Psychocinematics

Movies tell stories that capture our sensations, thoughts, and feelings. Through acting, staging, camera movements, and editing techniques, filmmakers create moving pictures that drive our attention, instilling suspense, laughter, horror, sadness and surprise along the way. Why are movies so compelling? How do they keep us riveted to the screen? We know little about the science of these cinematic techniques—a field that I’ve coined psychocinematics. Yet explorations into our movie experience may tell us much about everyday cognitive and emotional processes.

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Art’s Blogs on Psychocinematics Found HERE

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Art’s Articles on Psychocinematics

Shimamura, A. P. (2013). Chapter 1: Psychocinematics: Issues and directions. In A. P. Shimamura (Editor), Psychocinematics: Exploring Cognition at the Movies. New York: Oxford University Press, (pp. 1-26).

Shimamura, A. P. (2014). Psychocinematics: Bridging art and science at the movies. Townsend Center for the Humanties, UC Berkeley.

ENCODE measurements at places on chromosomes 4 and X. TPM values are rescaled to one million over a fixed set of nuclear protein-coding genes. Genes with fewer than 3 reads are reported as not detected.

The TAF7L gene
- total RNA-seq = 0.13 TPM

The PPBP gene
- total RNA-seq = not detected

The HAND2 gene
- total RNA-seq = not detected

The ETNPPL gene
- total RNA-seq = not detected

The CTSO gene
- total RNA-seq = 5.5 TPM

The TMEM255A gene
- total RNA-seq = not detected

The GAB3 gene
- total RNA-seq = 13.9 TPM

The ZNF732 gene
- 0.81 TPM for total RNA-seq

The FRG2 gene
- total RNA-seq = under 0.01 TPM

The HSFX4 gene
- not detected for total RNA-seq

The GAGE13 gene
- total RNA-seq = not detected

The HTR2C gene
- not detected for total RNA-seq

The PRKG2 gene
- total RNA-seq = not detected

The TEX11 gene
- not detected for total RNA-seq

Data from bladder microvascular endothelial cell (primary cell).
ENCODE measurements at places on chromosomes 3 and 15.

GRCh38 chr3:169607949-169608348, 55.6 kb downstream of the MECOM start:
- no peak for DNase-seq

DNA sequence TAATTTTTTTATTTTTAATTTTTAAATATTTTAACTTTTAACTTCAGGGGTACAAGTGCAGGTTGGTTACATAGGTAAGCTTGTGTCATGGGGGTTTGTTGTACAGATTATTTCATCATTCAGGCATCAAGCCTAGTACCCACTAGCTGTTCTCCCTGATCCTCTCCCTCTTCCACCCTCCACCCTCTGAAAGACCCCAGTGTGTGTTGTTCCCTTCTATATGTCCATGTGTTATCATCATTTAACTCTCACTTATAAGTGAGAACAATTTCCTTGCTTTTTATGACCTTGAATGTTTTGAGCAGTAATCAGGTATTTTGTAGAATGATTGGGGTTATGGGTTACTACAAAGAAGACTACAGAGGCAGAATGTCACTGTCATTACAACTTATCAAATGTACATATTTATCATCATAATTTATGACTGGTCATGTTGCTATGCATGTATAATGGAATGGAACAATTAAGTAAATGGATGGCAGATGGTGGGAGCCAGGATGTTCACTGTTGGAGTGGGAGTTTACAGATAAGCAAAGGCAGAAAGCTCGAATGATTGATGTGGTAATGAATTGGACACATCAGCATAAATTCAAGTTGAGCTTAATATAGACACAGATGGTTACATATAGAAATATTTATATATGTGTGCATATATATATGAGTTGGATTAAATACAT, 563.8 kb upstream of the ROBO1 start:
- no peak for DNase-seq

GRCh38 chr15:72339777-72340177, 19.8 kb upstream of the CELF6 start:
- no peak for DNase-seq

Shimamura, A. P., Cohn-Sheehy, B. I. Pogue, B. L., & Shimamura, T. A. (2015). How attention is driven by film edits: A multimodal experience. Psychology of Aesthetics, Creativity, and the Arts, 9, 417-422. 

Shimamura, A. P., Cohn-Sheehy, B. I. & Shimamura, T. A. (2014). Perceiving motion across film edits: A psychocinematic analysis. Psychology of Aesthetics, Creativity, and the Arts, 8, 77-80.

Shimamura, A. P. Marian, D. E., & Haskins, A. L. (2013). Neural correlates of emotional suppression while viewing films. Brain Imaging and Behavior, 7, 77-84.

Shimamura-Muybridge Cover

Shimamura, A. P. (2002). Muybridge in motion: Travels in art, psychology, and neurologyHistory of Photography, 26, 341-350.

Marian, D. E., & Shimamura, A. P. (2013). Context effects following dynamic facial expressions. American Journal of Psychology, 126, 53–65.

Anderson, L., & Shimamura, A. P. (2005). Influences of emotion on context memory while viewing film clips. American Journal of Psychology, 118, 323-337.